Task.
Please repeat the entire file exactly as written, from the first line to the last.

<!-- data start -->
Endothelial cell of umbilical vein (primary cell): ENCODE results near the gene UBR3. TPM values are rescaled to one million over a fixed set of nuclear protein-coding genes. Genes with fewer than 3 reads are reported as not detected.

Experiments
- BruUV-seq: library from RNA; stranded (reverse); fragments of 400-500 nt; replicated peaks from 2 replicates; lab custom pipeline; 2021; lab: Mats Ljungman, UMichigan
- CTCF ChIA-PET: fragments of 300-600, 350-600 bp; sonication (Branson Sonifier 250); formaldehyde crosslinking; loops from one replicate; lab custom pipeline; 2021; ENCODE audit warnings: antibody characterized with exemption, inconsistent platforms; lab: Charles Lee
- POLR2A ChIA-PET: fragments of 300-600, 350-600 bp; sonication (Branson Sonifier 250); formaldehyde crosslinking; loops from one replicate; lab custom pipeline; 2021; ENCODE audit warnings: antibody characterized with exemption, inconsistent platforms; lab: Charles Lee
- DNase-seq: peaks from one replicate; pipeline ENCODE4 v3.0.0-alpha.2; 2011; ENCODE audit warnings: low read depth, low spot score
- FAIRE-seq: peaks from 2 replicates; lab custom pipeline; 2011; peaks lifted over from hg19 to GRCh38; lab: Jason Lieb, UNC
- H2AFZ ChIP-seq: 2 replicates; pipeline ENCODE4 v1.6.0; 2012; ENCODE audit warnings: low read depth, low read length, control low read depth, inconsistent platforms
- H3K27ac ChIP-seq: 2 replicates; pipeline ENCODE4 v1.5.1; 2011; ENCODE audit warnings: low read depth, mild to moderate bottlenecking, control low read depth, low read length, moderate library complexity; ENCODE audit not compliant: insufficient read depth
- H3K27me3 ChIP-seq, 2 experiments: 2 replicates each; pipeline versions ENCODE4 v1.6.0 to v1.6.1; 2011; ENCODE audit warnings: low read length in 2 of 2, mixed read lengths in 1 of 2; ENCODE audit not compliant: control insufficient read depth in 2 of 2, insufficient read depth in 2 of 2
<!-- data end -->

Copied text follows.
Endothelial cell of umbilical vein (primary cell): ENCODE results near the gene UBR3. TPM values are rescaled to one million over a fixed set of nuclear protein-coding genes. Genes with fewer than 3 reads are reported as not detected.

Experiments
- BruUV-seq: library from RNA; stranded (reverse); fragments of 400-500 nt; replicated peaks from 2 replicates; lab custom pipeline; 2021; lab: Mats Ljungman, UMichigan
- CTCF ChIA-PET: fragments of 300-600, 350-600 bp; sonication (Branson Sonifier 250); formaldehyde crosslinking; loops from one replicate; lab custom pipeline; 2021; ENCODE audit warnings: antibody characterized with exemption, inconsistent platforms; lab: Charles Lee
- POLR2A ChIA-PET: fragments of 300-600, 350-600 bp; sonication (Branson Sonifier 250); formaldehyde crosslinking; loops from one replicate; lab custom pipeline; 2021; ENCODE audit warnings: antibody characterized with exemption, inconsistent platforms; lab: Charles Lee
- DNase-seq: peaks from one replicate; pipeline ENCODE4 v3.0.0-alpha.2; 2011; ENCODE audit warnings: low read depth, low spot score
- FAIRE-seq: peaks from 2 replicates; lab custom pipeline; 2011; peaks lifted over from hg19 to GRCh38; lab: Jason Lieb, UNC
- H2AFZ ChIP-seq: 2 replicates; pipeline ENCODE4 v1.6.0; 2012; ENCODE audit warnings: low read depth, low read length, control low read depth, inconsistent platforms
- H3K27ac ChIP-seq: 2 replicates; pipeline ENCODE4 v1.5.1; 2011; ENCODE audit warnings: low read depth, mild to moderate bottlenecking, control low read depth, low read length, moderate library complexity; ENCODE audit not compliant: insufficient read depth
- H3K27me3 ChIP-seq, 2 experiments: 2 replicates each; pipeline versions ENCODE4 v1.6.0 to v1.6.1; 2011; ENCODE audit warnings: low read length in 2 of 2, mixed read lengths in 1 of 2; ENCODE audit not compliant: control insufficient read depth in 2 of 2, insufficient read depth in 2 of 2